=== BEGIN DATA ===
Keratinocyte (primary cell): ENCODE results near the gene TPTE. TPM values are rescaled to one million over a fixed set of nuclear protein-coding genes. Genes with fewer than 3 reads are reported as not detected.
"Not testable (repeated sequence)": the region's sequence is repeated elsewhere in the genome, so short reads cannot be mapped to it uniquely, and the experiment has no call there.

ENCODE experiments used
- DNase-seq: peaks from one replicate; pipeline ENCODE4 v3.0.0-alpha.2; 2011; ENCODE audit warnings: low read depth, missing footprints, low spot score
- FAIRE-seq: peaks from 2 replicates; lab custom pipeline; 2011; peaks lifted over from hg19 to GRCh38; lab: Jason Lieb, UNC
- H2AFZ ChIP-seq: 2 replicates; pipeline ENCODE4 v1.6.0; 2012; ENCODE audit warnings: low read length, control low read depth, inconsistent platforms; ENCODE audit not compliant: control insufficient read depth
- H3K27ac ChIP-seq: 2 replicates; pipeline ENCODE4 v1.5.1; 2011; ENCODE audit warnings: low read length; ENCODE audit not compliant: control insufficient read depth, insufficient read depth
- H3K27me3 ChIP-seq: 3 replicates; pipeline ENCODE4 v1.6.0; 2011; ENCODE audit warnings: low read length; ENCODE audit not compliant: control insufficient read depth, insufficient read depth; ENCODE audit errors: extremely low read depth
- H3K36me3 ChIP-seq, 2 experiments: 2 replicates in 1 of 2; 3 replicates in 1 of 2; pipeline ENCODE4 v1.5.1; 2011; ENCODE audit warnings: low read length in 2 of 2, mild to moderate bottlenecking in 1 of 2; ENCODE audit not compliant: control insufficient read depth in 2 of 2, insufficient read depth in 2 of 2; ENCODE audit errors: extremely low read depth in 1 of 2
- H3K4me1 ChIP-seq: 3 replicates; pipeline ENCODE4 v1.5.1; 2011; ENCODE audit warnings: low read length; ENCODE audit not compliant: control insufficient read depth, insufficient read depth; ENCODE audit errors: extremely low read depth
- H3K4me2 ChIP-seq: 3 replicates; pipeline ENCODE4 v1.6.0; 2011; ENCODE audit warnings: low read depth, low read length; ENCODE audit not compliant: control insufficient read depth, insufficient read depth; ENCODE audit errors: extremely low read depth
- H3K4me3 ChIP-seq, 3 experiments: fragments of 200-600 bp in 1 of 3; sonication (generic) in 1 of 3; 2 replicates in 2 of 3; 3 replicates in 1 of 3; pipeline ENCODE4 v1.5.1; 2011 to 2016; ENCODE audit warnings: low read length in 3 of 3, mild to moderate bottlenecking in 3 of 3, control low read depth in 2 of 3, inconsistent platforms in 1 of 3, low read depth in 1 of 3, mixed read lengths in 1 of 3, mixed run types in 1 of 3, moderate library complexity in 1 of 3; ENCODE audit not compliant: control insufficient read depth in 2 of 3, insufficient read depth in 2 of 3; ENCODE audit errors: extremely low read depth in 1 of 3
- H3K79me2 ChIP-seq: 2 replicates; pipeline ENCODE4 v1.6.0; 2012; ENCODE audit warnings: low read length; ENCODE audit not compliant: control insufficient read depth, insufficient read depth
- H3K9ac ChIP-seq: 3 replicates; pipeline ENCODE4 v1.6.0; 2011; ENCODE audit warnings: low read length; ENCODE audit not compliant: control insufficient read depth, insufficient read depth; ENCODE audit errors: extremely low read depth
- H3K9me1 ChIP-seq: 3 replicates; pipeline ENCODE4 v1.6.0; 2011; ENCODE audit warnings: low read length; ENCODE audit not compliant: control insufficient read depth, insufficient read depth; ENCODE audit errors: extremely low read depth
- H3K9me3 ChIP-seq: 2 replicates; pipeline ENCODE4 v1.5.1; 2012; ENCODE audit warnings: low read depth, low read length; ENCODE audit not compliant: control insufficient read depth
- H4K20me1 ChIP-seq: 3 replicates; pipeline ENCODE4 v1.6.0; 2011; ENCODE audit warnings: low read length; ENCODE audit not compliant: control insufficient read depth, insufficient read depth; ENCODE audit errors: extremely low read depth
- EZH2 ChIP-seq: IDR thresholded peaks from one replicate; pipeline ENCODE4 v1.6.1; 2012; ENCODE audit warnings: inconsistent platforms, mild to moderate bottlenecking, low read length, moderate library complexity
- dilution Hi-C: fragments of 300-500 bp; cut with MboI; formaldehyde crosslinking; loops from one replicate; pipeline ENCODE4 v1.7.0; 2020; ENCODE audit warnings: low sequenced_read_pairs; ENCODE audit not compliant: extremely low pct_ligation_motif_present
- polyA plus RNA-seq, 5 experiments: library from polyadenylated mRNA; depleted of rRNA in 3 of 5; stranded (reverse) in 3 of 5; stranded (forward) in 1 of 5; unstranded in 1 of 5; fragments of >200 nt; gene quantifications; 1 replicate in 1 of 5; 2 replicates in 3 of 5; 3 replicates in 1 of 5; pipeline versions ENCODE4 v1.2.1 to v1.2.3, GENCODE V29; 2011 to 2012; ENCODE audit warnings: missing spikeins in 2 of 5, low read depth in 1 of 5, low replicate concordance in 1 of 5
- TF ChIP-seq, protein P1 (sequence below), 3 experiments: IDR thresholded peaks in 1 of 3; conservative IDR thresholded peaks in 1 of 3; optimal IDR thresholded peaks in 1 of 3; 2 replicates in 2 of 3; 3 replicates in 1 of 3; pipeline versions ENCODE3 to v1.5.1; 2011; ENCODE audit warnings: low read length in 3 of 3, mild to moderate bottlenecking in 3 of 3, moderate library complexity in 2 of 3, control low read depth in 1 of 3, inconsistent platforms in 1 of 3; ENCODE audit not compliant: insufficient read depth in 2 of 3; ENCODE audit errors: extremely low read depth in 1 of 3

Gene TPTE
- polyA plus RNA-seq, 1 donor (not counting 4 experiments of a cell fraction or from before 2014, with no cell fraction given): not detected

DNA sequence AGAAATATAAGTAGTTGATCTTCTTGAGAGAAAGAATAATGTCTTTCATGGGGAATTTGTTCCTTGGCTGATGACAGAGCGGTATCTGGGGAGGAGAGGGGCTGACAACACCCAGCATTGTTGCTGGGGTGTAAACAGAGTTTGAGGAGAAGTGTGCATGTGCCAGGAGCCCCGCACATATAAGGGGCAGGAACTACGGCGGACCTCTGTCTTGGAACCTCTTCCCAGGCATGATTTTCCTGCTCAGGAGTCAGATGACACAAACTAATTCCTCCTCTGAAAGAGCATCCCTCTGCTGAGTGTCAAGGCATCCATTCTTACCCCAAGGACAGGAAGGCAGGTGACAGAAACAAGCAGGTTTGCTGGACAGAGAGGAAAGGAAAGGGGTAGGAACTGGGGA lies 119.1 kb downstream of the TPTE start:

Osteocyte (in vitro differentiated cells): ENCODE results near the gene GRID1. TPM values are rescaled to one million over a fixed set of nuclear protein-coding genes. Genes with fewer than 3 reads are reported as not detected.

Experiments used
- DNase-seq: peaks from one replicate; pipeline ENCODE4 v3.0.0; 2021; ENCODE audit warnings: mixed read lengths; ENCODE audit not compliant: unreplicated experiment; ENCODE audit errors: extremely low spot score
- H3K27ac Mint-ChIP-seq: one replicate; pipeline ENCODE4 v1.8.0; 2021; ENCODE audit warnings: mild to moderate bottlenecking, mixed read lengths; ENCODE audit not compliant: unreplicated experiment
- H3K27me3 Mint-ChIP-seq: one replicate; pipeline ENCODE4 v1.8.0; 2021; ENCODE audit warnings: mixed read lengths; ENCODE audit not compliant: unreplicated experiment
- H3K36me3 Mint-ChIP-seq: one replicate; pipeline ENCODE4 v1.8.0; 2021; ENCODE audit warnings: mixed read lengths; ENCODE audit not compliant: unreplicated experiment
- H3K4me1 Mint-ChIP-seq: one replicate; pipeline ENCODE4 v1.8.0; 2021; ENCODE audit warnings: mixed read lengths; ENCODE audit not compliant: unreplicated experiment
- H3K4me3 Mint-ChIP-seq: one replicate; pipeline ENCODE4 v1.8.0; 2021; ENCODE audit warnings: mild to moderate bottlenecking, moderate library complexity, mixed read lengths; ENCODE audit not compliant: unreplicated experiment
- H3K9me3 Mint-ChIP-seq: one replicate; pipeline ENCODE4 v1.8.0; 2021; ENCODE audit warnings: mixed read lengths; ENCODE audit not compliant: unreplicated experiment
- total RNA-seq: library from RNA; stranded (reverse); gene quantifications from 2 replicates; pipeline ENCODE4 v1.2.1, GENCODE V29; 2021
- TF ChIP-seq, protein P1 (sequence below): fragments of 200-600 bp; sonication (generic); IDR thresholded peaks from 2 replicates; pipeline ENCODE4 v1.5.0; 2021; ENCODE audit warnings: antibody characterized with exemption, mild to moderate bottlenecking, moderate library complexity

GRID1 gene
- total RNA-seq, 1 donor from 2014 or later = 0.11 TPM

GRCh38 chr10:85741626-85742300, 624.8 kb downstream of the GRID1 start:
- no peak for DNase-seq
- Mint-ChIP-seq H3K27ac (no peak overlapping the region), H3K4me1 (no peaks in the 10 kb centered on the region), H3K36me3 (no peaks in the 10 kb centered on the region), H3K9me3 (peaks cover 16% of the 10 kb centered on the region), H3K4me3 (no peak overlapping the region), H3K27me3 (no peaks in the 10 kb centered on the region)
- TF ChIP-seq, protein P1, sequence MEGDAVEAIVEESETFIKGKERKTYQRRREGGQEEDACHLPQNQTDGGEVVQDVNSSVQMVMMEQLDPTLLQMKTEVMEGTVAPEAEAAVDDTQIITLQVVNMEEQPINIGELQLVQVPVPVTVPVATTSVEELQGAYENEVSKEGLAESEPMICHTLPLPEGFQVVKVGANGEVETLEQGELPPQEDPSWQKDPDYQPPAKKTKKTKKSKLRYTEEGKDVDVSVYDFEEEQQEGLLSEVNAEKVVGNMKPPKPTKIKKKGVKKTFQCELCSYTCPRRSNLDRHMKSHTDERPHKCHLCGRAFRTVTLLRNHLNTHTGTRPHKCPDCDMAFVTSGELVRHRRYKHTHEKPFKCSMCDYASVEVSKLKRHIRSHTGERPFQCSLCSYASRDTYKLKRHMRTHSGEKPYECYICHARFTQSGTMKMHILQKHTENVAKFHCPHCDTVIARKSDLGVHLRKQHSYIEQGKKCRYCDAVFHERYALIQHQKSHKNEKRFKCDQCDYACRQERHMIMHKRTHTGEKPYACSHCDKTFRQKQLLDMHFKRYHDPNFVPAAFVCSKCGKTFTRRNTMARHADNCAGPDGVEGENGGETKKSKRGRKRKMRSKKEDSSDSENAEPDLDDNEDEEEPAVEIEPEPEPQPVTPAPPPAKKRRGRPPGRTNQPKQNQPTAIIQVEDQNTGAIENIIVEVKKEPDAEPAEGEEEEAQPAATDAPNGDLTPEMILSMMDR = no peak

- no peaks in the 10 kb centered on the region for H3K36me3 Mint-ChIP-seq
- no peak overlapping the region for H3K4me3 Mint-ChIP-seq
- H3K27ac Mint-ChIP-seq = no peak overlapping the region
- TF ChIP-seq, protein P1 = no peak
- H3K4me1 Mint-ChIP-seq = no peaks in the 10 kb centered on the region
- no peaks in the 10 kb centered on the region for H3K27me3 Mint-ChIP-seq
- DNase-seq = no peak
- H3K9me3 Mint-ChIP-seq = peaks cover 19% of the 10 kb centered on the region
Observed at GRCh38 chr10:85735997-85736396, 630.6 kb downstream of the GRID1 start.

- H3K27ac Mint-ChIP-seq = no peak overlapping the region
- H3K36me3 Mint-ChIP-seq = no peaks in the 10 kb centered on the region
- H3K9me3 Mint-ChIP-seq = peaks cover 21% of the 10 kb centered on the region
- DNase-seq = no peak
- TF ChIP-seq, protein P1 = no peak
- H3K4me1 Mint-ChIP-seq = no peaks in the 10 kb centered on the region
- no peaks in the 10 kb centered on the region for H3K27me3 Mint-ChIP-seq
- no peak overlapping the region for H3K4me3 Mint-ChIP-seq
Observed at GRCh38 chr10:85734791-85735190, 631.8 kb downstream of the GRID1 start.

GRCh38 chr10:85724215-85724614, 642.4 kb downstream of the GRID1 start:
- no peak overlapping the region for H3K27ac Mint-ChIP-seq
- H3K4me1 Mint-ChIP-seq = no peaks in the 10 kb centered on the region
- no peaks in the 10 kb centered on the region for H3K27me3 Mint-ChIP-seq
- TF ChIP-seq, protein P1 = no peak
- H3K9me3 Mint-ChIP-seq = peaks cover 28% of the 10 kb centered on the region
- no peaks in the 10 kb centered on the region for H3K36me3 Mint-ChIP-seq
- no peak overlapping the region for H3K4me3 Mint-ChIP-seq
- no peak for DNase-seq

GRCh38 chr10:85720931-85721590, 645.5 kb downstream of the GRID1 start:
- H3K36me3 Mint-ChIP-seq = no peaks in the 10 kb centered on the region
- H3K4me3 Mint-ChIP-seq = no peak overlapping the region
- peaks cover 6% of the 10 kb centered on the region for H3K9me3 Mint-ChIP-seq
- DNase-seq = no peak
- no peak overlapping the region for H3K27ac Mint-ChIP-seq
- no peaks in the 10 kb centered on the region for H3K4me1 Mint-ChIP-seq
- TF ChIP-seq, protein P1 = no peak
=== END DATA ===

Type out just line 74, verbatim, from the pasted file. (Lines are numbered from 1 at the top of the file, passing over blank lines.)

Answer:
- no peak overlapping the region for H3K27ac Mint-ChIP-seq